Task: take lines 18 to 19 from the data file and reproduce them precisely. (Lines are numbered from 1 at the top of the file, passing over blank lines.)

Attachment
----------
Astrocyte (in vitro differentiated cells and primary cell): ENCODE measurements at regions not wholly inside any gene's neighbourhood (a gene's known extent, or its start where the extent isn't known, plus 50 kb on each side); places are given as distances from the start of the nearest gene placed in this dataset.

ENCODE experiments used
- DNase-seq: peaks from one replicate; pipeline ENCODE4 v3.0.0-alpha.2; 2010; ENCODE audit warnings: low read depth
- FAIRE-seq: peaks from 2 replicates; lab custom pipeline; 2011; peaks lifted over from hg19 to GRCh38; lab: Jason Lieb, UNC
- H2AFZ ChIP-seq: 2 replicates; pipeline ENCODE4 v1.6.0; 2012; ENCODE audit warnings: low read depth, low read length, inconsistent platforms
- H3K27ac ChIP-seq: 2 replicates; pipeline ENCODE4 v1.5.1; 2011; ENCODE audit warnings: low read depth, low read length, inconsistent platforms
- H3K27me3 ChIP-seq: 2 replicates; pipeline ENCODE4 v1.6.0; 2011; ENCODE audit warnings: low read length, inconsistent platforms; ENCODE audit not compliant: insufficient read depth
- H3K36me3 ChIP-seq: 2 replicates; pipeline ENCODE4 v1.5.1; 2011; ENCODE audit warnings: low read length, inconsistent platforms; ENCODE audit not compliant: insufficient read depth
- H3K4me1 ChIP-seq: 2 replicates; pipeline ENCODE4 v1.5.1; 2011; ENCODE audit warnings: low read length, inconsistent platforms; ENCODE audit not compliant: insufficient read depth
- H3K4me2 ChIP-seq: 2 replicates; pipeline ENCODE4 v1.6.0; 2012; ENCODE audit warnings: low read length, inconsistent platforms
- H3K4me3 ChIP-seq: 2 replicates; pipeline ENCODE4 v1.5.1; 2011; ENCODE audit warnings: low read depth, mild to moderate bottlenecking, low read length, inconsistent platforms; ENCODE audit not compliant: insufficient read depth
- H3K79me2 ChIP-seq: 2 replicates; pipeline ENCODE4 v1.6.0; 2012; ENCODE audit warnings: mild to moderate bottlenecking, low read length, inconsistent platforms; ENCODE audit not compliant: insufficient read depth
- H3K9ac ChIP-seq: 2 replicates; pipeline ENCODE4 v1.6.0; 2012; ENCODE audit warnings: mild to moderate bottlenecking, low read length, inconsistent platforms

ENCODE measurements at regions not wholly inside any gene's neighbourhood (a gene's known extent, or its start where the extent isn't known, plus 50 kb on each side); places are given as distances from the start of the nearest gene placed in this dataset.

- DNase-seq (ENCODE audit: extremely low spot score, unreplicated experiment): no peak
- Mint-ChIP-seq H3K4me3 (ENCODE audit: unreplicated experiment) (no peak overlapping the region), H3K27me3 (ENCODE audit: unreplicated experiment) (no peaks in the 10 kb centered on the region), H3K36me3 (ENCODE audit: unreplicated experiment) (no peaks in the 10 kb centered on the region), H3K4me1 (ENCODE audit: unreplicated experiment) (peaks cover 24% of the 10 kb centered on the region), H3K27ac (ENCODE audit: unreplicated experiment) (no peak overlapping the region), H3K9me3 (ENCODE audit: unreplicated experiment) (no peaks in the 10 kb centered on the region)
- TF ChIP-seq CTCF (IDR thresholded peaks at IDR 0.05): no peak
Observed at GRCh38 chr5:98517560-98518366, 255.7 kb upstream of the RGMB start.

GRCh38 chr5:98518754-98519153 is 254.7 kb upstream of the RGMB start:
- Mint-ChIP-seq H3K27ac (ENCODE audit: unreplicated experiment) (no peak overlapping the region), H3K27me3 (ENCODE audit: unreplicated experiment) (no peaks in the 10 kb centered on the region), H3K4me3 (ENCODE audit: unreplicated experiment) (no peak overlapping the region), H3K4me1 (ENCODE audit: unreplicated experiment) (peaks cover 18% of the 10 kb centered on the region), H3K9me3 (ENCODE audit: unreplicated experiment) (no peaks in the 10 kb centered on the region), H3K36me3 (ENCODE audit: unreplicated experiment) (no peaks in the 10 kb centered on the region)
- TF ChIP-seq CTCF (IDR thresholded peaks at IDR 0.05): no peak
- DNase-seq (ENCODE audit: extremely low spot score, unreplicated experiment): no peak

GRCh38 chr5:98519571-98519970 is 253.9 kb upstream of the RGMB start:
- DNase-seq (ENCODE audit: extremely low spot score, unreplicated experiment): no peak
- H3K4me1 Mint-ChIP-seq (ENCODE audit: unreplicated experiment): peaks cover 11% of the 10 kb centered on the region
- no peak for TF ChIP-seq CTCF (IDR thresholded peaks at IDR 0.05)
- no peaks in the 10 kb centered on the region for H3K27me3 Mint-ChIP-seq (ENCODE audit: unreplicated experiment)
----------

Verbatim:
Observed at GRCh38 chr5:98517560-98518366, 255.7 kb upstream of the RGMB start.

GRCh38 chr5:98518754-98519153 is 254.7 kb upstream of the RGMB start: